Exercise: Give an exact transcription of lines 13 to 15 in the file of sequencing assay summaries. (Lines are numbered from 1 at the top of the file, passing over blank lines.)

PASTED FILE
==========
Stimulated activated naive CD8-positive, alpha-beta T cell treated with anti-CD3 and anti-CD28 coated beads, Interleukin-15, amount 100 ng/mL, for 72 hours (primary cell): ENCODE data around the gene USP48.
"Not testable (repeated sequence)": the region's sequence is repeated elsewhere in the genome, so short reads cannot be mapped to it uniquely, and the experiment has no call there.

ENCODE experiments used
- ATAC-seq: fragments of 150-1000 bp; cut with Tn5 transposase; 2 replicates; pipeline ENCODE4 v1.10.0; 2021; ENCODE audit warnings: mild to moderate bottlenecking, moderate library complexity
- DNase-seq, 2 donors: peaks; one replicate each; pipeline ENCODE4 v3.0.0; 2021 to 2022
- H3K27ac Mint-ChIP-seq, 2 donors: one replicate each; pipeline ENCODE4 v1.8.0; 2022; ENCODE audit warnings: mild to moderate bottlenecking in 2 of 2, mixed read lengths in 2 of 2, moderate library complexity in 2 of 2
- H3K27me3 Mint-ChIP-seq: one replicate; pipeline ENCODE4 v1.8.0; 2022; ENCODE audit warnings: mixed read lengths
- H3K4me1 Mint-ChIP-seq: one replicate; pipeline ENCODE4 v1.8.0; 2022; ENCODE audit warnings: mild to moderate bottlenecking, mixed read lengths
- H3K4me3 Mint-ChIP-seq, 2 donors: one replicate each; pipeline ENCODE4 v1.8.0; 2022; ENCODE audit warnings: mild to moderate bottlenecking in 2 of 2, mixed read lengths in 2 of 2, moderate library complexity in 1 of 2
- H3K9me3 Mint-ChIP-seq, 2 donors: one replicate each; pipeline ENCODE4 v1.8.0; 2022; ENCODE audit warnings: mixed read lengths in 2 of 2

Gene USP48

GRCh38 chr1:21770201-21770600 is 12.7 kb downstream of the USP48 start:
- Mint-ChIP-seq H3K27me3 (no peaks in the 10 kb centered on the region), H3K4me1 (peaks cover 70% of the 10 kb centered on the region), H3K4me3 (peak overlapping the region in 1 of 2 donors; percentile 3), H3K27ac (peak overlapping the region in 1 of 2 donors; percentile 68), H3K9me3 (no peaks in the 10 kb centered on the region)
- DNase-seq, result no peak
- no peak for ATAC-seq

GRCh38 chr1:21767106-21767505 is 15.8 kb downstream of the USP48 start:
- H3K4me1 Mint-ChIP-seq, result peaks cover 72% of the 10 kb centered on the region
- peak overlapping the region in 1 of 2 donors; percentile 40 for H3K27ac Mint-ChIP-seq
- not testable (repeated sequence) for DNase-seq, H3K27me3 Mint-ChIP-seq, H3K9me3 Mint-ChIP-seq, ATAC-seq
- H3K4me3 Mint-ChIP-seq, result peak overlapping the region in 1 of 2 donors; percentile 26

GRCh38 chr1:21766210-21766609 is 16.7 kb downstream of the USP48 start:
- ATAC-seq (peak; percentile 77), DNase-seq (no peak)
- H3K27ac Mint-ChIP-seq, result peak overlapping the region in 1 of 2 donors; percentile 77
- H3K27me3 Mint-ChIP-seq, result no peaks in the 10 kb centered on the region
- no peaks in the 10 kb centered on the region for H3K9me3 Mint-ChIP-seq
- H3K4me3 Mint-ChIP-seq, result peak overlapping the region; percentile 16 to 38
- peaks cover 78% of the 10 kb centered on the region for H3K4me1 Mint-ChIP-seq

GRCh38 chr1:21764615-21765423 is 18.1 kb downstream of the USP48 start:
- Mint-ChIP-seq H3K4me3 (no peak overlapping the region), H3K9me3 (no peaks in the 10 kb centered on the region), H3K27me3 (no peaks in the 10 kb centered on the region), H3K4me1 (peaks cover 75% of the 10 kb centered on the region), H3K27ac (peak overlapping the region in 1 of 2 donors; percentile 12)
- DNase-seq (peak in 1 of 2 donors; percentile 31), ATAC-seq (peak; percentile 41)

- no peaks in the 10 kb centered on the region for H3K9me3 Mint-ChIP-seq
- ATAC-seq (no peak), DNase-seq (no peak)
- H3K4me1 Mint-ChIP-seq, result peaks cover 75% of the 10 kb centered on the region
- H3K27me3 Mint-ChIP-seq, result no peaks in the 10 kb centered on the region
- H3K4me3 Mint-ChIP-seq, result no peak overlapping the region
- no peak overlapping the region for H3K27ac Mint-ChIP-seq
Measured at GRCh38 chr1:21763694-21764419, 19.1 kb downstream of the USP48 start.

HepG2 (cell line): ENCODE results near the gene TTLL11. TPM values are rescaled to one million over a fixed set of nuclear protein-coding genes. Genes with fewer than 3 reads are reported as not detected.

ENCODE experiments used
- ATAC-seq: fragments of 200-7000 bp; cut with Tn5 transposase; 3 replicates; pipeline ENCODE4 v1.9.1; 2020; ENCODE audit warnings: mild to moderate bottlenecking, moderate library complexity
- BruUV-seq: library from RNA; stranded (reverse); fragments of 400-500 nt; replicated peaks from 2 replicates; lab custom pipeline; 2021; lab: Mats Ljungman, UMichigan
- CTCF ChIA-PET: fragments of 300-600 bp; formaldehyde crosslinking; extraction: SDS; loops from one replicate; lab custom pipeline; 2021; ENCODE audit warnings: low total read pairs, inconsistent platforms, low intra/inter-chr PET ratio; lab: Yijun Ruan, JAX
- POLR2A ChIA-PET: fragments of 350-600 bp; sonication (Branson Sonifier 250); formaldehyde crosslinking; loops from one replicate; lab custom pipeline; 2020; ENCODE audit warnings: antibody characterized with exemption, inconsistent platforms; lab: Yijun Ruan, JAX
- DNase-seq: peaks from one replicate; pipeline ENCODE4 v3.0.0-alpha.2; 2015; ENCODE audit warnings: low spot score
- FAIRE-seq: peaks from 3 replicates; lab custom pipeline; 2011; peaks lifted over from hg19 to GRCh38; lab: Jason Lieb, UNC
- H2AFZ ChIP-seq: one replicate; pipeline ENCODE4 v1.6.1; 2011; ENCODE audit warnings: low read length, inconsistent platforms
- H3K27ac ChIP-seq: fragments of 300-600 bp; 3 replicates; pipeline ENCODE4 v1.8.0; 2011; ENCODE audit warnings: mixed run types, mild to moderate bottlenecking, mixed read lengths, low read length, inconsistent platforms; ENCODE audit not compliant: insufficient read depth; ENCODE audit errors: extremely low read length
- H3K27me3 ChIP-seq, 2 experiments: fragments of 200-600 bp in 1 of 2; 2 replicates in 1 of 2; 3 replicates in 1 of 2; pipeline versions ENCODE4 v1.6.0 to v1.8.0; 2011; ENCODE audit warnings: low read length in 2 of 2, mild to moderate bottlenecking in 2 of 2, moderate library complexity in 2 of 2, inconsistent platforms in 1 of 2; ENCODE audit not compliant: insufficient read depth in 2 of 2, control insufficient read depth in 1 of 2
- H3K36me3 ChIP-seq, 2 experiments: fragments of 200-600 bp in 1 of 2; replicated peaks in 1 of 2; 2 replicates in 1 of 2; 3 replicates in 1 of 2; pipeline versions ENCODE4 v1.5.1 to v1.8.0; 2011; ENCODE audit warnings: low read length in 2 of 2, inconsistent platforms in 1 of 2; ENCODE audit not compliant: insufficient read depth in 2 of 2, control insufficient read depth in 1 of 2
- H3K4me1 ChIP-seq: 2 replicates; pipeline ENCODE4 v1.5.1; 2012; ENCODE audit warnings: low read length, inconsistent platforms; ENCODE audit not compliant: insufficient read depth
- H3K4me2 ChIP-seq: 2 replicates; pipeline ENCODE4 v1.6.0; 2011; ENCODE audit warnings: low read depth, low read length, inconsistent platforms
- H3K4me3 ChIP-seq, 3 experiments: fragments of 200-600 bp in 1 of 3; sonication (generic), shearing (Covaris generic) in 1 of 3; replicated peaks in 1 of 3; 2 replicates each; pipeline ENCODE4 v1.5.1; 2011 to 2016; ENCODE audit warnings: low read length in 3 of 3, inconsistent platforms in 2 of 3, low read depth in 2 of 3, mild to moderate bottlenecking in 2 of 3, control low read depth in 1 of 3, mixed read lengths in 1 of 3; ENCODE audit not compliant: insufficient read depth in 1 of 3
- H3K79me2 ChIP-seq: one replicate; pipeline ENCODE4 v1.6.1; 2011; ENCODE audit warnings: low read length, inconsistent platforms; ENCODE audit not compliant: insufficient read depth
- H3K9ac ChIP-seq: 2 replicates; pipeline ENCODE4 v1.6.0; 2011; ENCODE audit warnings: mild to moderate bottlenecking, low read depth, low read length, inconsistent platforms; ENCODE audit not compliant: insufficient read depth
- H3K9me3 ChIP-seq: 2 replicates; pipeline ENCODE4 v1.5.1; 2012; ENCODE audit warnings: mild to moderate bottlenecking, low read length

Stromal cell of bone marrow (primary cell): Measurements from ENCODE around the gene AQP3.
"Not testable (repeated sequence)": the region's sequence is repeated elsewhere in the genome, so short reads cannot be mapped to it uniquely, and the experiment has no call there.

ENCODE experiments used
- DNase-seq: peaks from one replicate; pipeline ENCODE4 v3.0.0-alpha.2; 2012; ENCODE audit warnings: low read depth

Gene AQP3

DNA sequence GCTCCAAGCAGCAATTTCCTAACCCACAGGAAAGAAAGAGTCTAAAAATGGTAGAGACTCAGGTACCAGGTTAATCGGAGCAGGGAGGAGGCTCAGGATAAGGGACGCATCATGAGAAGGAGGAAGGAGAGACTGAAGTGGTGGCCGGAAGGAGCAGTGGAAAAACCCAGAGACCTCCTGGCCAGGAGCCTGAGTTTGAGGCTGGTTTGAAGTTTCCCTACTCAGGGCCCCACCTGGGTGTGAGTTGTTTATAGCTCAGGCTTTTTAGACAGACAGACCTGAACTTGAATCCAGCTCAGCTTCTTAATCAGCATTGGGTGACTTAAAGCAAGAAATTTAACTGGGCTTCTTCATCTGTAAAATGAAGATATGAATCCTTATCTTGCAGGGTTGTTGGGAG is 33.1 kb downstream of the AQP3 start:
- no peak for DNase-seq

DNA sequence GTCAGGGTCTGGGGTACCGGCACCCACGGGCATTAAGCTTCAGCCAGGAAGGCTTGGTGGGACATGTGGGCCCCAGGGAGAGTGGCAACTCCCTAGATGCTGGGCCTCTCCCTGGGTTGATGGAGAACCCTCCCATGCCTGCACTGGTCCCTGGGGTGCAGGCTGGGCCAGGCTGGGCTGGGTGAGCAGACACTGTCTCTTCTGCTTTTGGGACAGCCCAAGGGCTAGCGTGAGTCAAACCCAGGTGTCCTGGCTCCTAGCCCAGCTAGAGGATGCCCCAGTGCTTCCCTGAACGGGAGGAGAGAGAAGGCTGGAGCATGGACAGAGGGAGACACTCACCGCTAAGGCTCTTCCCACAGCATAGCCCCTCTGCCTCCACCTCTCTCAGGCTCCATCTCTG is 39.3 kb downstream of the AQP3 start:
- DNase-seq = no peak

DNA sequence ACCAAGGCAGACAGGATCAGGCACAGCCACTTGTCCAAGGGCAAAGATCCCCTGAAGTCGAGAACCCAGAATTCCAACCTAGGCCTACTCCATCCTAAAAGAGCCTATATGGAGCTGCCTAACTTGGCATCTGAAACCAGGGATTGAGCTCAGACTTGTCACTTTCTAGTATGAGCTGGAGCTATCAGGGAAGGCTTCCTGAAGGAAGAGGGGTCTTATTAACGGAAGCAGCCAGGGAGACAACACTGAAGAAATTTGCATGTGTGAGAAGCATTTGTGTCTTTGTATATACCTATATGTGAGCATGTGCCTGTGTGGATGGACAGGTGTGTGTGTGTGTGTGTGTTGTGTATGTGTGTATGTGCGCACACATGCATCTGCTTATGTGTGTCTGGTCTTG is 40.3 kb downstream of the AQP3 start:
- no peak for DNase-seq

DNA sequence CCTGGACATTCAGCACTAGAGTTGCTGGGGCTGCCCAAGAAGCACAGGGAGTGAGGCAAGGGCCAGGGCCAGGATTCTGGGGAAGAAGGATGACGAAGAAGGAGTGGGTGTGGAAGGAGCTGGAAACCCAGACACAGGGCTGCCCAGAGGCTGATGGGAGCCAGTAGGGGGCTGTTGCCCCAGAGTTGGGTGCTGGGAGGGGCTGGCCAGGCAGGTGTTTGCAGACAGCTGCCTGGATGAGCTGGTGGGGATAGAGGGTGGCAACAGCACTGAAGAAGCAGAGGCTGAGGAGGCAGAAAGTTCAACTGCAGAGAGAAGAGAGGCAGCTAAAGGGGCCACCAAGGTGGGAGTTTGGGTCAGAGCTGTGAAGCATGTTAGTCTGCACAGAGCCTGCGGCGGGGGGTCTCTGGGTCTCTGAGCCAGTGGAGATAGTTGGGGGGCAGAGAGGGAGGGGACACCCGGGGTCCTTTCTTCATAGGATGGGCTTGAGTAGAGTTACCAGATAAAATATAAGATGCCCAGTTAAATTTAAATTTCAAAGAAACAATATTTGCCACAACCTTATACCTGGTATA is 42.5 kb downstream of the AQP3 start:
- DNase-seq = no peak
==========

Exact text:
- Mint-ChIP-seq H3K27me3 (no peaks in the 10 kb centered on the region), H3K4me1 (peaks cover 70% of the 10 kb centered on the region), H3K4me3 (peak overlapping the region in 1 of 2 donors; percentile 3), H3K27ac (peak overlapping the region in 1 of 2 donors; percentile 68), H3K9me3 (no peaks in the 10 kb centered on the region)
- DNase-seq, result no peak
- no peak for ATAC-seq